Definition of a Pun
What is a pun?
In Italian, 'puntiglio' means "a fine point," hence a verbal quibble, and is most likely the source of the English "punctilious."
A pun is defined by Webster as "the humorous use of a word, or of words which are formed or sounded alike but have different meanings, in such a way as to play on two or more of the possible applications; a play on words."
Different Types of Puns
There are different types of puns.
Homographic puns make use of multiple meanings from a single spelling (e.g., "pen" for writing instrument or animal enclosure). These are also referred to as "antanaclasis".
Homophonic puns use like sounds but with different spellings and meanings. This is also referred to as polyptoton. Examples of homophones are scent and sent, jeans and genes, waive and wave, and buy and bye.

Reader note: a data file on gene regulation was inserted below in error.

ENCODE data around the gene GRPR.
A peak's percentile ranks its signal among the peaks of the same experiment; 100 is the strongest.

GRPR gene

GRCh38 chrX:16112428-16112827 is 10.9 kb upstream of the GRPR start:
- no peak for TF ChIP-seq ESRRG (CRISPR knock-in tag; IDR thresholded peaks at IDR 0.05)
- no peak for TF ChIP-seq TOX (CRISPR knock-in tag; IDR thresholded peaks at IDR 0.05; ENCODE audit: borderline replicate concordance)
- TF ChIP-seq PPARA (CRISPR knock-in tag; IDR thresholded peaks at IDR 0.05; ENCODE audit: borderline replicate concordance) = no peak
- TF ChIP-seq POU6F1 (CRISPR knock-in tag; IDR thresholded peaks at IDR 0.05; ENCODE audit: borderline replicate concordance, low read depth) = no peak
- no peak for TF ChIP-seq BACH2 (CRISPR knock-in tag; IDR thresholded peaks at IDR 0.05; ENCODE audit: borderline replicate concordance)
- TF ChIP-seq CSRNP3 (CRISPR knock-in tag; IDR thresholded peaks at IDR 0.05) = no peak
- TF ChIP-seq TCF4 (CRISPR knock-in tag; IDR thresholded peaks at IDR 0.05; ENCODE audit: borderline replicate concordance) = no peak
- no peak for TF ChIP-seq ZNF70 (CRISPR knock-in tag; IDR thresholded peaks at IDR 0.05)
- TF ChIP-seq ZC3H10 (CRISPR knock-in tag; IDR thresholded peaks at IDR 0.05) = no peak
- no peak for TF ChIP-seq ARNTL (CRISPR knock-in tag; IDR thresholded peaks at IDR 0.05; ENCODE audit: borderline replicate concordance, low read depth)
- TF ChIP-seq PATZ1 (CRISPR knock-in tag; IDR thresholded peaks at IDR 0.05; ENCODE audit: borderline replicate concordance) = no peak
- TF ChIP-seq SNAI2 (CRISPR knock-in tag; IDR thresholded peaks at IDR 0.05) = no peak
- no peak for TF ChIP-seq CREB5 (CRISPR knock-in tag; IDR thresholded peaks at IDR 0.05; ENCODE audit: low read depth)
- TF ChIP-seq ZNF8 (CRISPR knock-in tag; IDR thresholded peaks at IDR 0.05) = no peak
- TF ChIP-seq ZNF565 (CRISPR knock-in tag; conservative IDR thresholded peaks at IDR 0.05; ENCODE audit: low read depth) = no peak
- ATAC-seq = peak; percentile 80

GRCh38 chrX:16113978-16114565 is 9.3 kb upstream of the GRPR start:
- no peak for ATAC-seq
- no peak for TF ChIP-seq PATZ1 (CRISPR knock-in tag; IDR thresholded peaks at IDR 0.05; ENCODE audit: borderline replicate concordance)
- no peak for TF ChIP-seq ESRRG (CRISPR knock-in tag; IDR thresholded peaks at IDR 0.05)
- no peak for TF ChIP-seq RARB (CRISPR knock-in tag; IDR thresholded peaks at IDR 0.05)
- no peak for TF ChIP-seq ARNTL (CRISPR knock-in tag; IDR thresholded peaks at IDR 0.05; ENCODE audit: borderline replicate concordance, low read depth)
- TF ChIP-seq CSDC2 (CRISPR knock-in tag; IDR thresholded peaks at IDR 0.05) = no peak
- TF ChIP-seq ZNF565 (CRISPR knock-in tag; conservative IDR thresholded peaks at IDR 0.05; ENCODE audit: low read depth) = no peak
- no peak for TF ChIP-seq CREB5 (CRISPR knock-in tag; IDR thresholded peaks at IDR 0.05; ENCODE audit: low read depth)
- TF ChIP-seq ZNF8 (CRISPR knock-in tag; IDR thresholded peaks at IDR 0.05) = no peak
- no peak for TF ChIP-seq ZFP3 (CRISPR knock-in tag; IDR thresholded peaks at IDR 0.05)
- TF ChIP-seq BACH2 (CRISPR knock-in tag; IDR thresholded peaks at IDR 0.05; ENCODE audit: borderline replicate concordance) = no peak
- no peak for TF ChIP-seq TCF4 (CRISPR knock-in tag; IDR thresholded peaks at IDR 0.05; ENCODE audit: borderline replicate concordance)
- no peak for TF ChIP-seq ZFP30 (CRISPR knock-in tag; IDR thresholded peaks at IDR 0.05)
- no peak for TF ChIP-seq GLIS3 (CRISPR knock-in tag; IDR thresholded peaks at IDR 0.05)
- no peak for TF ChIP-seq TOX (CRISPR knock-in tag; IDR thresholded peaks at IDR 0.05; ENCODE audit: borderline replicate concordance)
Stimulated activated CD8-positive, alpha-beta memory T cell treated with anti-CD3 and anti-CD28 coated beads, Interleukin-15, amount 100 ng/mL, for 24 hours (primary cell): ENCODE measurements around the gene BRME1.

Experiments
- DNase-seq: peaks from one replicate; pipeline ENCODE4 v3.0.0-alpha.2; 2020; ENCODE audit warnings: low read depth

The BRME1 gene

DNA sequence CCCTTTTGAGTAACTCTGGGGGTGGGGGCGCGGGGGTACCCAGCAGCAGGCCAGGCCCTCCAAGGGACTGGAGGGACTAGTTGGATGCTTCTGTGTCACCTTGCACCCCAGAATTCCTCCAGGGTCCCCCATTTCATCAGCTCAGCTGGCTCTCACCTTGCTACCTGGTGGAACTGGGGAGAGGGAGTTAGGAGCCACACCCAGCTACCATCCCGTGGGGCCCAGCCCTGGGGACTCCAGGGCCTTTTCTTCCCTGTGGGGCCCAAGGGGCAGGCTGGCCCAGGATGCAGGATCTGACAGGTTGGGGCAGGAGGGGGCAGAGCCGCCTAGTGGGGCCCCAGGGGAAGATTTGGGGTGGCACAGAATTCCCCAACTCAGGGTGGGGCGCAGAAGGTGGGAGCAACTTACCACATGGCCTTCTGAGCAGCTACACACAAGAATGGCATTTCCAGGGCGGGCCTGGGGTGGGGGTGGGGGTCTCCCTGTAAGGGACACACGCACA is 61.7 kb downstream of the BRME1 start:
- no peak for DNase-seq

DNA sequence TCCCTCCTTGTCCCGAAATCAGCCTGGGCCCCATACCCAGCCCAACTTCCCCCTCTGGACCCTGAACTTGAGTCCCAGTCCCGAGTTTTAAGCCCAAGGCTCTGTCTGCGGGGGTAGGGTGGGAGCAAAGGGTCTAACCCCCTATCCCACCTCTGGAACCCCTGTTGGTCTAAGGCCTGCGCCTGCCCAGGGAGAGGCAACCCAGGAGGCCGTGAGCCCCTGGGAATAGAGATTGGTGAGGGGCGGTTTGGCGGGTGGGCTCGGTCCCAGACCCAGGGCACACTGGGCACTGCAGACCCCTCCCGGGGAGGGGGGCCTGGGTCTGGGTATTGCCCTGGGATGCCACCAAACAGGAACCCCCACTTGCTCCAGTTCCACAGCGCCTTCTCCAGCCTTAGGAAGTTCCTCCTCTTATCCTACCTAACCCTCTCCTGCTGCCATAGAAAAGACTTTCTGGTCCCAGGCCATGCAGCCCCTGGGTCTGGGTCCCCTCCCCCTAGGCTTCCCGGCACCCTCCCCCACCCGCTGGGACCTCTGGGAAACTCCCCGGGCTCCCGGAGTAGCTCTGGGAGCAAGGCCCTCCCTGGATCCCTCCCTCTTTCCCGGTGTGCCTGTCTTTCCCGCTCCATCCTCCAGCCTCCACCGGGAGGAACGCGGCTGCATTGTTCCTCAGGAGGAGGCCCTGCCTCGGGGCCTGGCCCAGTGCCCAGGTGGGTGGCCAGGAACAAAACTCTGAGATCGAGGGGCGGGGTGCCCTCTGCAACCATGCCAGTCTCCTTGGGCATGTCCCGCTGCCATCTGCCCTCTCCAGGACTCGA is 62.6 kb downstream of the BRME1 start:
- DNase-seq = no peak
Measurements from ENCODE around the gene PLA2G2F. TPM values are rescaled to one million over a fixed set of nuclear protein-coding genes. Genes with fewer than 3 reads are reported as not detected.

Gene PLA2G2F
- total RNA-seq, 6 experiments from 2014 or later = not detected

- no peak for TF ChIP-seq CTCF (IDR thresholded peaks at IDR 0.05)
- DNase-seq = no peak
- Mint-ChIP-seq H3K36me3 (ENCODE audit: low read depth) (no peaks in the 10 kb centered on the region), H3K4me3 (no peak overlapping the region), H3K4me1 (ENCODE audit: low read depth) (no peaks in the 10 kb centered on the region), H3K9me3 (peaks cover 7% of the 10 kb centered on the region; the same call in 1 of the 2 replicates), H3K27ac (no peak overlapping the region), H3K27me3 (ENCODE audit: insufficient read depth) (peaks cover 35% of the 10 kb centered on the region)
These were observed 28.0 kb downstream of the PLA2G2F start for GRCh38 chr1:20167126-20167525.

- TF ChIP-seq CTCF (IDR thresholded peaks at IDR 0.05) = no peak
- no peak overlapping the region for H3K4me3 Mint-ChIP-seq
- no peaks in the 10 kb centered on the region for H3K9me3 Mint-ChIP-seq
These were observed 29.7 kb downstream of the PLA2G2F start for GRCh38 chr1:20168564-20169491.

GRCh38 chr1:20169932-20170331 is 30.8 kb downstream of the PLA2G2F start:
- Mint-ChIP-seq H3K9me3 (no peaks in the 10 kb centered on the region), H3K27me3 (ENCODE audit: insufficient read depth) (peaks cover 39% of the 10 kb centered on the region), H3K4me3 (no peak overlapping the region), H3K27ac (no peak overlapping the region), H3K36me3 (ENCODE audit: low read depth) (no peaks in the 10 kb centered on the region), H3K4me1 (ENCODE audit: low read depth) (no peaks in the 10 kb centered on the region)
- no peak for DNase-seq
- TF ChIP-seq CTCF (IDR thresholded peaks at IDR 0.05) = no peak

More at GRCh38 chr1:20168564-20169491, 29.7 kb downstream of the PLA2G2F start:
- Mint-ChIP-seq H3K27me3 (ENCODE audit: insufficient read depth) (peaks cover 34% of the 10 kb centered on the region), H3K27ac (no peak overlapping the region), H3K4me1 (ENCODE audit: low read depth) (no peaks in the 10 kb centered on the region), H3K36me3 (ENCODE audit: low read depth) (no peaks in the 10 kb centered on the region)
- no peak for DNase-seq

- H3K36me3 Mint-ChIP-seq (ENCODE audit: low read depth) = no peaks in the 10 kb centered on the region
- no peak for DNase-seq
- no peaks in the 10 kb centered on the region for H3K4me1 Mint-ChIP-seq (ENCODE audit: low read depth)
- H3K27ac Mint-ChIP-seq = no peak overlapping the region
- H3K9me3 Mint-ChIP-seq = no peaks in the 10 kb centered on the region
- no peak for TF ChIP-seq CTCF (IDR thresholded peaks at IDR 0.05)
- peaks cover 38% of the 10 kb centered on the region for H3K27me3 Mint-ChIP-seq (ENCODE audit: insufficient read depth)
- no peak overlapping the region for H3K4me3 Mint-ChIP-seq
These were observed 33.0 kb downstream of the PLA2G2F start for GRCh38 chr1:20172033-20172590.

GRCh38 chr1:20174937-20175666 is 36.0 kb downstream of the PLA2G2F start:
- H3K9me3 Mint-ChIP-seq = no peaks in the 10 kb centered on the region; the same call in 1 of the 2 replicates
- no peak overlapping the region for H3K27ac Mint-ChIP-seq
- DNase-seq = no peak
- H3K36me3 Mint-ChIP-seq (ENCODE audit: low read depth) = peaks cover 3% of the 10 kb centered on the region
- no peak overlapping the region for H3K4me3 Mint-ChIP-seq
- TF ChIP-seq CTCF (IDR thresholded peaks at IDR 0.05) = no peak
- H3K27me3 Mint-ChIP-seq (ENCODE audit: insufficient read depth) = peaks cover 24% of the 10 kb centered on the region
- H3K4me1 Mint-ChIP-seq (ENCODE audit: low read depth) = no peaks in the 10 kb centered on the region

Why do people groan when a pun is told?
A pun is often considered obvious humor, since the person relating it is merely balancing the humor in it on a twist of a word's meaning or sound. Children love this type of obvious humor and can laugh at it without reproachments.
Adults, on the other hand, are more likely to have a twinge of envy, and "why didn't I think of that?". It is this envy in adults that subconciously causes them to groan upon hearing a pun. As time goes on, it can only be hoped that we adults will eventually learn to react more like a child and less like a groan-up!
What is it that makes a good pun?
Here are the recommended ingredients:
Quick setup (brevity is important), no proper names (listener might not recognize the name), familiar references, a pointed revelation (you should see the spark in the listeners' eyes as they 'get it'), and finally, maximum wordplay throughout.
Thanks to Pun FAQtory for some of this information.